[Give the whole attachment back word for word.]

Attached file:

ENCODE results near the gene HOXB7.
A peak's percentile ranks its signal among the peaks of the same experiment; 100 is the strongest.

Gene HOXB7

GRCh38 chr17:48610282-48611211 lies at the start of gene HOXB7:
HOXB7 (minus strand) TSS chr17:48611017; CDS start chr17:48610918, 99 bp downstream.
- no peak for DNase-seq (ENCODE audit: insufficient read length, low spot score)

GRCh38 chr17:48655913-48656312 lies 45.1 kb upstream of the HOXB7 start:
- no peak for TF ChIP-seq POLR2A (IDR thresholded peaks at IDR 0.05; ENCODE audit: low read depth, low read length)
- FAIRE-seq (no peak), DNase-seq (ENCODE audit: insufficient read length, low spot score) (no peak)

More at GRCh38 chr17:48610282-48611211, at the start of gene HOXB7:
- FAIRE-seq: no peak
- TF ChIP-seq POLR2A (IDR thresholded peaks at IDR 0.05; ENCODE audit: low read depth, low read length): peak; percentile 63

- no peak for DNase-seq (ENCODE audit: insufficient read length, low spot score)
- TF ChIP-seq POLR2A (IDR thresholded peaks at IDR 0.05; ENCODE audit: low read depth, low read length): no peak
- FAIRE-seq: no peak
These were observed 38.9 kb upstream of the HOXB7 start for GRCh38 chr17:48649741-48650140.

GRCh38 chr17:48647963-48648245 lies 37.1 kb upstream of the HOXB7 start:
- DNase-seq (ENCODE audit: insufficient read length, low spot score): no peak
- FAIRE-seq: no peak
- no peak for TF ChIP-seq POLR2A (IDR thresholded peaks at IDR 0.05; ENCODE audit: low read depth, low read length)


ENCODE results near the gene HOXB7.
A peak's percentile ranks its signal among the peaks of the same experiment; 100 is the strongest.

Gene HOXB7

GRCh38 chr17:48610282-48611211 lies at the start of gene HOXB7:
HOXB7 (minus strand) TSS chr17:48611017; CDS start chr17:48610918, 99 bp downstream.
- no peak for DNase-seq (ENCODE audit: insufficient read length, low spot score)

GRCh38 chr17:48655913-48656312 lies 45.1 kb upstream of the HOXB7 start:
- no peak for TF ChIP-seq POLR2A (IDR thresholded peaks at IDR 0.05; ENCODE audit: low read depth, low read length)
- FAIRE-seq (no peak), DNase-seq (ENCODE audit: insufficient read length, low spot score) (no peak)

More at GRCh38 chr17:48610282-48611211, at the start of gene HOXB7:
- FAIRE-seq: no peak
- TF ChIP-seq POLR2A (IDR thresholded peaks at IDR 0.05; ENCODE audit: low read depth, low read length): peak; percentile 63

- no peak for DNase-seq (ENCODE audit: insufficient read length, low spot score)
- TF ChIP-seq POLR2A (IDR thresholded peaks at IDR 0.05; ENCODE audit: low read depth, low read length): no peak
- FAIRE-seq: no peak
These were observed 38.9 kb upstream of the HOXB7 start for GRCh38 chr17:48649741-48650140.

GRCh38 chr17:48647963-48648245 lies 37.1 kb upstream of the HOXB7 start:
- DNase-seq (ENCODE audit: insufficient read length, low spot score): no peak
- FAIRE-seq: no peak
- no peak for TF ChIP-seq POLR2A (IDR thresholded peaks at IDR 0.05; ENCODE audit: low read depth, low read length)